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With at least 13,790 COVID-19 patients, most unvaccinated, hospitalized Thursday in Texas, the state marked a week just below the record set in January for hospitalizations during the pandemic, according to numbers released by the Department of Health. State of Texas Health Services.
The state’s highest pandemic peak of 14,218 hospitalized COVID-19 patients was reported on Jan. 11 during the state’s deadliest wave of infections since the virus was first reported in Texas in March 2020.
During the current summer, on August 25, the largest number of patients with COVID-19 in Texas hospitals was 13,932. But with only a couple of hundred fewer patients statewide than on record – and a much more depleted and depleted workforce than they had during the winter – hospitals have been operating at a capacity for weeks. superior or superior.
The increase has put unprecedented pressure on the state’s healthcare system, as the delta variant is spreading largely uncontrollably at a rate up to eight times faster than previous versions of the virus. Medical professionals say the situation could have been avoided with wider acceptance of the vaccine.
In recent weeks, the state has already recorded a record number of hospitals reporting that they had run out of beds with ICUs available for new patients. Large metropolitan systems feel special pressure that has put elective surgical services on hold and report that ambulances have to be diverted due to the overflow of emergency and intensive care departments.
According to hospital officials, much of the problem is a severe shortage of nurses and other staff members to care for patients after a large number of health workers have left or retired due to VOCID. pandemic. The remaining health workers are expensive and in high demand.
During the winter hike, state leaders in health and emergency management sent tens of thousands of care nurses from across the state and the nation to ease the pressure on crowded hospitals.
After vaccines became widely available in the spring and hospitalizations ceased, the state-supported nursing program ended in May. But vaccinations also began to decline at that time, when nearly a quarter of jeans had received injections.
This opened the doors for the delta variant to spread more rapidly from June; hospitalizations began to increase later that same month.
Experts say the best way to smooth out the curve is to increase social distancing, the use of masks and hand washing, proven methods to stop the spread of COVID-19 while the state works to vaccinate more than 29 millions of Texas residents.
But Republican Gov. Greg Abbott has stood firm against any state or local mandate that advocates say would push Texas toward more vaccinations and a slower spread of the community.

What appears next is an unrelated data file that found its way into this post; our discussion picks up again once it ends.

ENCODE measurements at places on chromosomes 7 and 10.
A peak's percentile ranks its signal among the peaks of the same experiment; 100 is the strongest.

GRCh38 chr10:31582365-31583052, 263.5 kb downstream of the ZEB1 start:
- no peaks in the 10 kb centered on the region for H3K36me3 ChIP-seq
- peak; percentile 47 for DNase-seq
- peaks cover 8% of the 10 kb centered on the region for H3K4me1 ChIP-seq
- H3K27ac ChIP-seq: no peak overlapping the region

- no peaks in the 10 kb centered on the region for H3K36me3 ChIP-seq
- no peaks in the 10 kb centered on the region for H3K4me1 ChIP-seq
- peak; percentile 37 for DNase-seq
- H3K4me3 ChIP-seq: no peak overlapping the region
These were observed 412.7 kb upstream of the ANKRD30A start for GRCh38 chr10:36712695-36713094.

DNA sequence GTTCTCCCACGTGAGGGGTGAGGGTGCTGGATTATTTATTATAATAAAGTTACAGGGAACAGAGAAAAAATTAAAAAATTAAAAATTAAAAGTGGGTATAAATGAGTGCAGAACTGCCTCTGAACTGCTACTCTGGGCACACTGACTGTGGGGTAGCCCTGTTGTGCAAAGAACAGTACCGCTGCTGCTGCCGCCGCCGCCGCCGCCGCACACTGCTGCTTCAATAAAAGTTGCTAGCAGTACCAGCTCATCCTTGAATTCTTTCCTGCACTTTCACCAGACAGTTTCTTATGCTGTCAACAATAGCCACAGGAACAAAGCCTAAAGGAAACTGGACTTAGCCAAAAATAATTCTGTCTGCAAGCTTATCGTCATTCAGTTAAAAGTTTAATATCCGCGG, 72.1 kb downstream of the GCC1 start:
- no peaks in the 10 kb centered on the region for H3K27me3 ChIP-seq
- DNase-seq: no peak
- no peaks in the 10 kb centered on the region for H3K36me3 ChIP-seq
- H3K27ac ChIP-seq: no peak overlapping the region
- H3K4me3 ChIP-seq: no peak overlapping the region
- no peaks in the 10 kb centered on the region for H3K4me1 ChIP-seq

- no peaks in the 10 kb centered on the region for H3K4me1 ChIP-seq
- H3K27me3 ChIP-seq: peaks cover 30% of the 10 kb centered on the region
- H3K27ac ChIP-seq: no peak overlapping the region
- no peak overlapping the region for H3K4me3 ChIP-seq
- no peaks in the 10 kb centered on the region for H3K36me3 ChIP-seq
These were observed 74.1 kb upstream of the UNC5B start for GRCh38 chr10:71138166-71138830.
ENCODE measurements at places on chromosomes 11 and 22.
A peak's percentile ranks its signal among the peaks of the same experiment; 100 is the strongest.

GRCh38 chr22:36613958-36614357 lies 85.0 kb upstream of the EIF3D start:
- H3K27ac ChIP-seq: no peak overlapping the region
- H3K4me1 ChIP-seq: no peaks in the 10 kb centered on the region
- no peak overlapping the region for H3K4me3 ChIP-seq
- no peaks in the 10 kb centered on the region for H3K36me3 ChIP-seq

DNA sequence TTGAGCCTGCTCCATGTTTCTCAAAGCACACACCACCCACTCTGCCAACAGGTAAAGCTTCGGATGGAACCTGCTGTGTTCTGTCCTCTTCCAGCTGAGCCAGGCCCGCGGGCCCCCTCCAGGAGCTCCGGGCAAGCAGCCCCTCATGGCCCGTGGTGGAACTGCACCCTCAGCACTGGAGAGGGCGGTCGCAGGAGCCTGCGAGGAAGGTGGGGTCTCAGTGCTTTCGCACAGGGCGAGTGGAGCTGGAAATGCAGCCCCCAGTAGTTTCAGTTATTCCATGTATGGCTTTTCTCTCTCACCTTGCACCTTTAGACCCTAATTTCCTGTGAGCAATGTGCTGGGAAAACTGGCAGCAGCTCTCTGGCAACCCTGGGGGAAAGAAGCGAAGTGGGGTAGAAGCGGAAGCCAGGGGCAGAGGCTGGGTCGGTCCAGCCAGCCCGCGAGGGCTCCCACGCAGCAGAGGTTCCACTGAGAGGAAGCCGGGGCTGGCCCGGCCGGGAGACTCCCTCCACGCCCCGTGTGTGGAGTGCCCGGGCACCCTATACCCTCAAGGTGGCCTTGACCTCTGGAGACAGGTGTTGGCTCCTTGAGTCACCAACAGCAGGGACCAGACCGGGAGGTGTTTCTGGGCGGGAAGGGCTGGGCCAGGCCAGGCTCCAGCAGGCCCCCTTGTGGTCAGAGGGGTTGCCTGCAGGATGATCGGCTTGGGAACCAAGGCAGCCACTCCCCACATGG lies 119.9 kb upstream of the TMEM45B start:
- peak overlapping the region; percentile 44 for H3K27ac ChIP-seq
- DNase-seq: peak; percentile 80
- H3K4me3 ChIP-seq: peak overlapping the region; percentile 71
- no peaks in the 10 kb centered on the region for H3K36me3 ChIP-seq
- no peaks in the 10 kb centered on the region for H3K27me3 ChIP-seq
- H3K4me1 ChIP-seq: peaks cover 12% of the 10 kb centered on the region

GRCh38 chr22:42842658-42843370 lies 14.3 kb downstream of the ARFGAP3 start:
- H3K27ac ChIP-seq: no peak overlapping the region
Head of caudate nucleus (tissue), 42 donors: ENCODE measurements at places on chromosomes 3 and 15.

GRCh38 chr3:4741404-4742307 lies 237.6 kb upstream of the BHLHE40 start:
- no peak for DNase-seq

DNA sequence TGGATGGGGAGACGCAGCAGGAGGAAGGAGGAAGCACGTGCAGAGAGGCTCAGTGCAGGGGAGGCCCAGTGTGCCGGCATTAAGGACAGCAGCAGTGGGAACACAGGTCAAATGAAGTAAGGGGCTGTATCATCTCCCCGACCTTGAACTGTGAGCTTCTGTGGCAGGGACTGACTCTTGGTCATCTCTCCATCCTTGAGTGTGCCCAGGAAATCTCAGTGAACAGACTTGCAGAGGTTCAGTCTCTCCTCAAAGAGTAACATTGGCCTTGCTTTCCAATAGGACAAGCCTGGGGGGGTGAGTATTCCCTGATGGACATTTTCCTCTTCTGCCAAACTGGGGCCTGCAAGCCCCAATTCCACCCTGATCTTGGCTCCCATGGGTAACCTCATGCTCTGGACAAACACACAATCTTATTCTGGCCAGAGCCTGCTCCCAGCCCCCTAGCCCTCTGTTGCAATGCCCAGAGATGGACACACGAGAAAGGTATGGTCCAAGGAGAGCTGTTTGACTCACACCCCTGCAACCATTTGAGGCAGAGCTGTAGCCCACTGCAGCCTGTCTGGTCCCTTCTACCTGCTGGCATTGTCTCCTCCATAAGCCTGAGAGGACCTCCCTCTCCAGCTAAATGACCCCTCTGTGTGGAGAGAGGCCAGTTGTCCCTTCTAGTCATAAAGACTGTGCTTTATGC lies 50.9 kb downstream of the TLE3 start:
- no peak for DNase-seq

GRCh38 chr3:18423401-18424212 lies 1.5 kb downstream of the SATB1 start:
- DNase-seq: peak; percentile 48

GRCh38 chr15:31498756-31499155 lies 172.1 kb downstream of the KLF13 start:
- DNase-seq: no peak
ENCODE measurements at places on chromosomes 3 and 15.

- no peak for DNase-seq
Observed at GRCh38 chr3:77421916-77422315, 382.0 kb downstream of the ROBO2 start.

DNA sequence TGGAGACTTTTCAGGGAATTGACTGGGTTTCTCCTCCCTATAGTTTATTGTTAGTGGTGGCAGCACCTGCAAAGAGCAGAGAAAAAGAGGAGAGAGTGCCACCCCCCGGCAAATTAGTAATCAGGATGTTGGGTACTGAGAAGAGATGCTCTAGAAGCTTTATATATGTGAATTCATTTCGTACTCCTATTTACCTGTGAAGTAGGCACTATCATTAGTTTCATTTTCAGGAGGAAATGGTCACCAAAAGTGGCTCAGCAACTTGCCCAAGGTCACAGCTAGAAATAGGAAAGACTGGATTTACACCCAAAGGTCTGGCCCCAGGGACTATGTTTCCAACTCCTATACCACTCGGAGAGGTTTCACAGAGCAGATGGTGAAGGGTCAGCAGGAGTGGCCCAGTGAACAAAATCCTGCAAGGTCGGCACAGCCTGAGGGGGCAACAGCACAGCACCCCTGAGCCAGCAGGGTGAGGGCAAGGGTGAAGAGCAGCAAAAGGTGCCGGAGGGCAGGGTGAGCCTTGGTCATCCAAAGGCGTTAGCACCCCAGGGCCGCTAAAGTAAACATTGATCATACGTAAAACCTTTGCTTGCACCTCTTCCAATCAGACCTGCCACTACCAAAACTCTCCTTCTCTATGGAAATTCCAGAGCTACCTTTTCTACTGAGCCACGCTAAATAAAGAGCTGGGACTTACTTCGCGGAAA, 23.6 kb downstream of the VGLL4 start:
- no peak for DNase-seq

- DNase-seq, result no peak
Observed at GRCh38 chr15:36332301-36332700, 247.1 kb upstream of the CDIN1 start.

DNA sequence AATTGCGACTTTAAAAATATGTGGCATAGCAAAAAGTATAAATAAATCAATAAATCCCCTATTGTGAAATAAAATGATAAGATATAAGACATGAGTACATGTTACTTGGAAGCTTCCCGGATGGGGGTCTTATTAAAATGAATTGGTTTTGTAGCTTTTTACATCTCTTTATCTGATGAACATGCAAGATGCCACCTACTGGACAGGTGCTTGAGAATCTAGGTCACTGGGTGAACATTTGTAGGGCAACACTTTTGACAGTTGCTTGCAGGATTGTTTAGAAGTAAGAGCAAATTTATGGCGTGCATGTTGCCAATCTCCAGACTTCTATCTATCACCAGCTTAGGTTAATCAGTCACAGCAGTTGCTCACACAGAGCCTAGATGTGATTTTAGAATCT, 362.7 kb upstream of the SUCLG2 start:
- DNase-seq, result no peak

A strong opponent of the blockades amid widespread Republican criticism of his pandemic-era rules last summer, Abbott lifted statewide business capacity restrictions and masked mandates in March.
Through a series of executive orders and legislation, Abbott and Texas lawmakers also banned Texas businesses from requiring clients to prove vaccination proof, local governments and school districts require masks and employers from the industry. public that their workers be vaccinated.
These prohibitions remain within a legal limit as they advance through the courts.
Last week, Abbott issued an executive order saying its bans would remain in effect even after the U.S. Food and Drug Administration approved the Pfizer vaccine for people over 16 on Monday. Abbott’s previous orders only applied to vaccines that only had emergency use authorization.
Meanwhile, most Texas school districts have begun classes almost entirely in person, many with mask requirements in place, challenging Abbott’s stance against them, in an effort to stop the expansion of the delta variant among Texas children.
Just under 48% of jeans have been fully vaccinated, according to experts, which protects them from serious illness, hospitalization and death.
Those who are not vaccinated account for more than 90% of hospitalized patients, officials say. Cities, counties, universities and private companies are offering incentives for vaccination, and the state has reported a small rise in the number of daily shots being fired in recent weeks.
But as that number begins to rise from its low point in late July, officials are trying to solve the hospital’s staffing problem.
So far, the state has paid to hire more than 8,000 health care workers for Texas hospitals that have the most pressure, many of whom have already seen admission rates close to or higher than those seen in January, when they had more staff to care for these patients.
State-funded relief nurses have arrived at hospitals in recent weeks. Meanwhile, some counties are considering using or have already agreed to take advantage of federal stimulus money to add more workers to further address patient falling in love.
More Texas doctors are also turning to monoclonal antibody therapies for COVID-19 patients who meet the requirements, saying the treatment gives them more chances to stay out of the hospital and could reduce hospitalization rates throughout the hospital. state until more people are vaccinated.
Mandi Cai contributed to this report.
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